Electrons are bound by the electromagnetic force to atomic nuclei, their orbital shapes and their influence on nearby atoms with their electrons is described by quantum mechanics. The electromagnetic force governs all chemical processes, which arise from interactions between the electrons of neighboring atoms. There are numerous mathematical descriptions of the electromagnetic field. In classical electrodynamics, electric fields are described as electric potential and electric current. In Faraday's law, magnetic fields are associated with electromagnetic induction and magnetism, Maxwell's equations describe how electric and magnetic fields are generated and altered by each other and by charges and currents; the theoretical implications of electromagnetism the establishment of the speed of light based on properties of the "medium" of propagation, led to the development of special relativity by Albert Einstein in 1905. Electricity and magnetism were considered to be two separate forces; this view changed, with the publication of James Clerk Maxwell's 1873 A Treatise on Electricity and Magnetism in which the interactions of positive and negative charges were shown to be mediated by one force.
There are four main effects resulting from these interactions, all of which have been demonstrated by experiments: Electric charges attract or repel one another with a force inversely proportional to the square of the distance between them: unlike charges attract, like ones repel. Magnetic poles attract or repel one another in a manner similar to positive and negative charges and always exist as pairs: every north pole is yoked to a south pole. An electric current inside a wire creates a corresponding circumferential magnetic field outside the wire, its direction depends on the direction of the current in the wire. A current is induced in a loop of wire when it is moved toward or away from a magnetic field, or a magnet is moved towards or away from it. While preparing for an evening lecture on 21 April 1820, Hans Christian Ørsted made a surprising observation; as he was setting up his materials, he noticed a compass needle deflected away from magnetic north when the electric current from the battery he was using was switched on and off.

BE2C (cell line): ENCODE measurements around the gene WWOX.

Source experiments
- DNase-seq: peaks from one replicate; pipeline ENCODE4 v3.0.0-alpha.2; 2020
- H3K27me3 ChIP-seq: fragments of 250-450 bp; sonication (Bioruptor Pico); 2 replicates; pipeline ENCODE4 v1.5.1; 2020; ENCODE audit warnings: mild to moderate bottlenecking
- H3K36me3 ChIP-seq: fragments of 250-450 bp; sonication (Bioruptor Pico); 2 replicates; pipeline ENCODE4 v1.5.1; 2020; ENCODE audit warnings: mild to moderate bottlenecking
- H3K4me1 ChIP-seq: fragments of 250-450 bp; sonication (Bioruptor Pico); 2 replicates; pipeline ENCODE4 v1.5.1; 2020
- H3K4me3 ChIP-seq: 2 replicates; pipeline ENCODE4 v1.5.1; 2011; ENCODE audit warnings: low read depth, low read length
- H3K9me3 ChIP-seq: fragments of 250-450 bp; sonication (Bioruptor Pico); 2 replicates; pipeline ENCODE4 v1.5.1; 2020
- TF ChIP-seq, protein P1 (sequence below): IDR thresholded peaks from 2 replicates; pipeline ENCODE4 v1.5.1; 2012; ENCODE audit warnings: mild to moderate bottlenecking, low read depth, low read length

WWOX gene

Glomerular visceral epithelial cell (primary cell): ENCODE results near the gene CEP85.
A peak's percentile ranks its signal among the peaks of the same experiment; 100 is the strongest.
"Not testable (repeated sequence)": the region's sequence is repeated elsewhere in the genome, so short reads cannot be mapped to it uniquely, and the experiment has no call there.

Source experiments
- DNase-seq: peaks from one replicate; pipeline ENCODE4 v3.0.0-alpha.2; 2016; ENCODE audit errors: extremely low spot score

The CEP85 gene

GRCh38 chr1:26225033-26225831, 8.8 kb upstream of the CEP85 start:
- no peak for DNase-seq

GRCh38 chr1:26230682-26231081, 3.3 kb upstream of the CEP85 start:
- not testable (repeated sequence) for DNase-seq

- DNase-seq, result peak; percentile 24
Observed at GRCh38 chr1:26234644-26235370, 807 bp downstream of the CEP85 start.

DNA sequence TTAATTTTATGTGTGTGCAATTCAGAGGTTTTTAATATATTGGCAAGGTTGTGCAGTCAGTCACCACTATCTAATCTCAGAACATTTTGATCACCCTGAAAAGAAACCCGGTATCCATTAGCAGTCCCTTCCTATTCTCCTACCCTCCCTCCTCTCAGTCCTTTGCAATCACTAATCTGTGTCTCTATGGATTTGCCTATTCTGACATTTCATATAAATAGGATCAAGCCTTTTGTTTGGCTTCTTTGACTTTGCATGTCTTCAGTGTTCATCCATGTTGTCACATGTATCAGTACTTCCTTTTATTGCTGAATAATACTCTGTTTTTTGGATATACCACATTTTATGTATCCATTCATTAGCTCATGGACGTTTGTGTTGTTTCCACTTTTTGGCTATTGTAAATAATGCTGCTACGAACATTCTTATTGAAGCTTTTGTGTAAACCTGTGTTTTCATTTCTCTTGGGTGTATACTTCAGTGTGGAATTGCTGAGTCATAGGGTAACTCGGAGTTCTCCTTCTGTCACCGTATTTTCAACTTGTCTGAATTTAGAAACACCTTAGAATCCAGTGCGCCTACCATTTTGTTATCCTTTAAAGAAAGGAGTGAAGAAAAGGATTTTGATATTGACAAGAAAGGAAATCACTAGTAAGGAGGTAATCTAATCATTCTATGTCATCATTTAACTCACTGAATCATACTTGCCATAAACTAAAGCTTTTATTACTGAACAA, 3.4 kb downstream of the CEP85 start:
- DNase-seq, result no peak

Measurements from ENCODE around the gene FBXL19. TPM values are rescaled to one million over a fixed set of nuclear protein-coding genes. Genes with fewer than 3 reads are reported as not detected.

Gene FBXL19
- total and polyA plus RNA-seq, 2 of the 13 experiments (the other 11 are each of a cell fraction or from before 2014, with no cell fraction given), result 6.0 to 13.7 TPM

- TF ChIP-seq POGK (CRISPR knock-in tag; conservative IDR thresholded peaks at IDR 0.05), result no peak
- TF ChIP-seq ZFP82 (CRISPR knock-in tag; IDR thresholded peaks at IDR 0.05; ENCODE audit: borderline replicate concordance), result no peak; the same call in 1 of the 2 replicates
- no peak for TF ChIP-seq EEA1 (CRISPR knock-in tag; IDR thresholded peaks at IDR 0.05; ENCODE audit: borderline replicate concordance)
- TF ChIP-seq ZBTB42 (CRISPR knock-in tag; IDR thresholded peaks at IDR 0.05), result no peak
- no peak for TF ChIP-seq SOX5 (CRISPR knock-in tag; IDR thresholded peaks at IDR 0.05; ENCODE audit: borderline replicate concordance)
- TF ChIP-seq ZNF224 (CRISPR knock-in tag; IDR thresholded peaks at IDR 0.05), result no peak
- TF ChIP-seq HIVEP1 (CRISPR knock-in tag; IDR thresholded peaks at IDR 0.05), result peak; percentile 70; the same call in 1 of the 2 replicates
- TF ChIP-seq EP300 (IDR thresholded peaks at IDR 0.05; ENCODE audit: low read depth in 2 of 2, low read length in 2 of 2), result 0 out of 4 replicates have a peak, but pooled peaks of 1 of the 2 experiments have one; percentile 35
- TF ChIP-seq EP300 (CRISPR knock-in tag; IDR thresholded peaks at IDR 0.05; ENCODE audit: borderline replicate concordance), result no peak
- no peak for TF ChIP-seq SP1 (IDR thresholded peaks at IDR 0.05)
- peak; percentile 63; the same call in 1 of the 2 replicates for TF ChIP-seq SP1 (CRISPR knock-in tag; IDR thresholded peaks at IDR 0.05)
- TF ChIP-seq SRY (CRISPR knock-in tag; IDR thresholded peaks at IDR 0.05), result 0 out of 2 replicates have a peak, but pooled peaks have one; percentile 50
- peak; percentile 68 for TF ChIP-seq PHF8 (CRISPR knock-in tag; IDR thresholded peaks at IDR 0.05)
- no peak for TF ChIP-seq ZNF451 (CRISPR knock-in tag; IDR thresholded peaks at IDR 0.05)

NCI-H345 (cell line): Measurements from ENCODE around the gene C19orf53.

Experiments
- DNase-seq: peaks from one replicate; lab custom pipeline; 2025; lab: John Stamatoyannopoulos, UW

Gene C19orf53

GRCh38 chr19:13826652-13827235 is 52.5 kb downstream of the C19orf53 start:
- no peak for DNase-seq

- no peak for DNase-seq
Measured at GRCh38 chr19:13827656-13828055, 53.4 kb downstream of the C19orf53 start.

This deflection convinced him that magnetic fields radiate from all sides of a wire carrying an electric current, just as light and heat do, that it confirmed a direct relationship between electricity and magnetism. At the time of discovery, Ørsted did not suggest any satisfactory explanation of the phenomenon, nor did he try to represent the phenomenon in a mathematical framework. However, three months he began more intensive investigations. Soon thereafter he published his findings, proving that an electric current produces a magnetic field as it flows through a wire; the CGS unit of magnetic induction is named in honor of his contributions to the field of electromagnetism. His findings resulted in intensive research throughout the scientific community in electrodynamics, they influenced French physicist André-Marie Ampère's developments of a single mathematical form to represent the magnetic forces between current-carrying conductors. Ørsted's discovery represented a major step toward a unified concept of energy.
This unification, observed by Michael Faraday, extended by James Clerk Maxwell, reformulated by Oliver Heaviside and Heinrich Hertz, is one of the key accomplishments of 19th century mathematical physics. It has had far-reaching consequences, one of, the understanding of the nature of light. Unlike what was proposed by the electromagnetic theory of that time and other electromagnetic waves are at present seen as taking the form of quantized, self-propagating oscillatory electromagnetic field disturbances called photons. Different frequencies of oscillation give rise to the different forms of electromagnetic radiation, from radio waves at the lowest frequencies, to visible light at intermediate frequencies, to gamma rays at the highest frequencies. Ørsted was not the only person to examine the relationship between magnetism. In 1802, Gian Domenico Romagnosi, an Italian legal scholar, deflected a magnetic needle using a Voltaic pile; the factual setup of the experiment is not clear, so if current flew across the needle or not.
An account of the discovery was published in 1802 in an Italian newspaper, but it was overlooked by the contemporary scientific community, because Romagnosi did not belong to this community. An earlier, neglected, connec